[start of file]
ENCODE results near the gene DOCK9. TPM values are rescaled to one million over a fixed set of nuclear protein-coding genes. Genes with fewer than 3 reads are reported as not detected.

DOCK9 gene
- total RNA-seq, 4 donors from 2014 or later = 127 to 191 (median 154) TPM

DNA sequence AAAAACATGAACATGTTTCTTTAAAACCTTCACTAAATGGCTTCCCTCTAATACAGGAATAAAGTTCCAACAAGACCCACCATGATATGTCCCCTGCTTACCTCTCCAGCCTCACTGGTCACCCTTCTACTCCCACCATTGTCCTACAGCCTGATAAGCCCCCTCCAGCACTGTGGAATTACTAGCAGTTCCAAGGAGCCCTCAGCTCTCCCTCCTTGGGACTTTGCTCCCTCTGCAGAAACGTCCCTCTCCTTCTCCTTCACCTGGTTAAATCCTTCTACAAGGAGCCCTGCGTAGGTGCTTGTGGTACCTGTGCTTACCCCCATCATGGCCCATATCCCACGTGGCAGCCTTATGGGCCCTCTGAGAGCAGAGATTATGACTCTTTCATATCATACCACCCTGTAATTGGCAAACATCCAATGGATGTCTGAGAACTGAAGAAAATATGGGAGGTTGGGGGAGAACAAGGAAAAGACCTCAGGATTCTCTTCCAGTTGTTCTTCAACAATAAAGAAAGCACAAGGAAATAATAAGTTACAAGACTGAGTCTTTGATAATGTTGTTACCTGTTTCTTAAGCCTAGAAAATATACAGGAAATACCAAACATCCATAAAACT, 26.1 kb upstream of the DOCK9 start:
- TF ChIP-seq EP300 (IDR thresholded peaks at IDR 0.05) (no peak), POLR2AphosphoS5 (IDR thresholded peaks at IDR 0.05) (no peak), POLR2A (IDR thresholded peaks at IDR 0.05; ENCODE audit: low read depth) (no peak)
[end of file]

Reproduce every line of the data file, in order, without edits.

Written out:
ENCODE results near the gene DOCK9. TPM values are rescaled to one million over a fixed set of nuclear protein-coding genes. Genes with fewer than 3 reads are reported as not detected.

DOCK9 gene
- total RNA-seq, 4 donors from 2014 or later = 127 to 191 (median 154) TPM

DNA sequence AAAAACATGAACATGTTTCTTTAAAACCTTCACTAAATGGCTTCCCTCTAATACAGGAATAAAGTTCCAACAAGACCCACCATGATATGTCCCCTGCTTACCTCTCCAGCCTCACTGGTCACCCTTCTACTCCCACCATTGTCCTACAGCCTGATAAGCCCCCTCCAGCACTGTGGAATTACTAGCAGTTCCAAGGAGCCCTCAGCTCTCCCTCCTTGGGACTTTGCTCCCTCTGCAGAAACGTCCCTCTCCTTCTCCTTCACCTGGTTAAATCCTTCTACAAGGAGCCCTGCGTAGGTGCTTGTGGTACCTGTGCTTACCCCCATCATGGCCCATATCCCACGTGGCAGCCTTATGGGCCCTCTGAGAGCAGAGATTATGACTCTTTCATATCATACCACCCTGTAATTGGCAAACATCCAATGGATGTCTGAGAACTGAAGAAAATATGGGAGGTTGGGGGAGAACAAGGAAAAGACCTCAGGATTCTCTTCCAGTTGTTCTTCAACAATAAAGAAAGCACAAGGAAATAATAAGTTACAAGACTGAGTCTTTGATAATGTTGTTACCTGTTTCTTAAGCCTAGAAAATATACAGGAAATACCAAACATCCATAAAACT, 26.1 kb upstream of the DOCK9 start:
- TF ChIP-seq EP300 (IDR thresholded peaks at IDR 0.05) (no peak), POLR2AphosphoS5 (IDR thresholded peaks at IDR 0.05) (no peak), POLR2A (IDR thresholded peaks at IDR 0.05; ENCODE audit: low read depth) (no peak)